bur·​lesque | \ (ˌ)bər-ˈlesk How to pronounce burlesque (audio) \

Definition of burlesque

 (Entry 1 of 2)

1 literature : a literary or dramatic work that seeks to ridicule by means of grotesque exaggeration or comic imitation a burlesque of Victorian society
2 : mockery usually by caricature a writer whose burlesque often bordered on cruelty
3 : theatrical entertainment of a broadly humorous often earthy character consisting of short turns (see turn entry 2 sense 4d), comic skits, and sometimes striptease acts performers who got their start in burlesque


burlesqued; burlesquing

Definition of burlesque (Entry 2 of 2)

transitive verb

: to imitate in a humorous or derisive manner : mock a work burlesquing Sherlock Holmes

intransitive verb

: to employ burlesque a temptation to burlesque

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Other Words from burlesque


burlesque adjective
burlesquely adverb


burlesquer noun

Choose the Right Synonym for burlesque


caricature, burlesque, parody, travesty mean a comic or grotesque imitation. caricature implies ludicrous exaggeration of the characteristic features of a subject. caricatures of politicians in cartoons burlesque implies mockery especially through giving a serious or lofty subject a frivolous treatment. a nightclub burlesque of a trial in court parody applies especially to treatment of a trivial or ludicrous subject in the exactly imitated style of a well-known author or work. a witty parody of a popular novel travesty implies that the subject remains unchanged but that the style is extravagant or absurd. this production is a travesty of the opera

Examples of burlesque in a Sentence


The book is a burlesque of Victorian society. a writer whose burlesque often bordered on cruelty Several important 20th-century performers got their start in burlesque.


burlesquing the teacher's nervous tic isn't very nice
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Recent Examples on the Web: Noun

Good burlesque, the kind that sticks its landing, requires a performer to know their body innately. Nicole Blackwood, chicagotribune.com, "Plus-size burlesque troupe The Femme FATales is serving ‘fat liberation on a silver platter’," 1 July 2019 As cultural figures, Chang and Eng were yet more prolific, begetting no end of scientific studies, metaphysical conundrums, Broadway burlesques, political cartoons, and scandalous exposés. Julian Lucas, The New York Review of Books, "The Great Assimilationists," 21 Feb. 2019 Happy hour specials daily, RuPaul's Drag Race viewing parties, burlesque shows and more. Briana Rice, Cincinnati.com, "Here are 10 of the best LGBTQ-friendly bars in Cincinnati," 14 June 2019 Harington did a burlesque striptease during the show, so there was truly something for everyone. Amy Mackelden, Harper's BAZAAR, "Kit Harington Had a Mini Game of Thrones Reunion for His SNL Debut," 7 Apr. 2019 Their date was hot like fire at the burlesque show Little Miss Nasty. Katherine J. Igoe, Marie Claire, "Jenna Dewan and Boyfriend Steve Kazee Just Had the Hottest Date Ever," 22 Feb. 2019 Boyfriend combines high-speed rap screeds with tongue in cheek burlesque dancing to achieve one of the most unique vibes in the music biz. Doug Maccash, NOLA.com, "Burlesque rapper Boyfriend blows away Jazz Fest 2018," 5 May 2018 When the Phil is off, expect to see touring bands, comedians, and local burlesque or variety shows; keep an eye out for a new addition to the programming: classic movies backed by a live orchestra, a local favorite. Paul Oswell, Condé Nast Traveler, "15 Best Things To Do In New Orleans," 4 Mar. 2018 On an online resume, Sayoc described himself as a booker and promoter for burlesque shows. Michael Biesecker, The Seattle Times, "Bomb suspect: Ex-stripper with cash problems, Trump devotion," 27 Oct. 2018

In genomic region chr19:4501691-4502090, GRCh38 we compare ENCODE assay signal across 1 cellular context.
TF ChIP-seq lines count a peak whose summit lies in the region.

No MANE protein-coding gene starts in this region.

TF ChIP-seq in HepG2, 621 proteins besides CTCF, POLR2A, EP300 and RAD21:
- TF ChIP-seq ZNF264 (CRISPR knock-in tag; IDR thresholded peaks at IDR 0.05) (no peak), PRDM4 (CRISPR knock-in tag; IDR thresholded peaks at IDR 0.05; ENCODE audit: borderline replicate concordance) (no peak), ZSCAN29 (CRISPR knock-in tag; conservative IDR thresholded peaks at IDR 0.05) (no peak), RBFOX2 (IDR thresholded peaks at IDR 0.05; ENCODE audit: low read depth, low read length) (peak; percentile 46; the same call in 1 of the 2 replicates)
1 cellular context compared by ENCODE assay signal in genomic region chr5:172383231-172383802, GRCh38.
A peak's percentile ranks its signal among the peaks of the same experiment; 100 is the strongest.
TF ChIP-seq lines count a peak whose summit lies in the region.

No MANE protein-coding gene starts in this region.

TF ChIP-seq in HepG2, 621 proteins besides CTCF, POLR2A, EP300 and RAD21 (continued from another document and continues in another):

These example sentences are selected automatically from various online news sources to reflect current usage of the word 'burlesque.' Views expressed in the examples do not represent the opinion of Merriam-Webster or its editors. Send us feedback.

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First Known Use of burlesque


1667, in the meaning defined at sense 1


1676, in the meaning defined at transitive sense

History and Etymology for burlesque

Noun and Verb

burlesque, adjective, comic, droll, from French, from Italian burlesco, from burla joke, from Spanish

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Statistics for burlesque

Last Updated

5 Jul 2019

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Time Traveler for burlesque

The first known use of burlesque was in 1667

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More Definitions for burlesque



English Language Learners Definition of burlesque

: a play, story, novel, etc., that makes a serious subject seem funny or ridiculous
: a kind of entertainment that was popular in the U.S. in the late 19th and early 20th centuries and that included funny performances, singing, dancing, etc., and sometimes performances in which women took off their clothes

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More from Merriam-Webster on burlesque

Rhyming Dictionary: Words that rhyme with burlesque

Thesaurus: All synonyms and antonyms for burlesque

Spanish Central: Translation of burlesque

Nglish: Translation of burlesque for Spanish Speakers

Britannica.com: Encyclopedia article about burlesque

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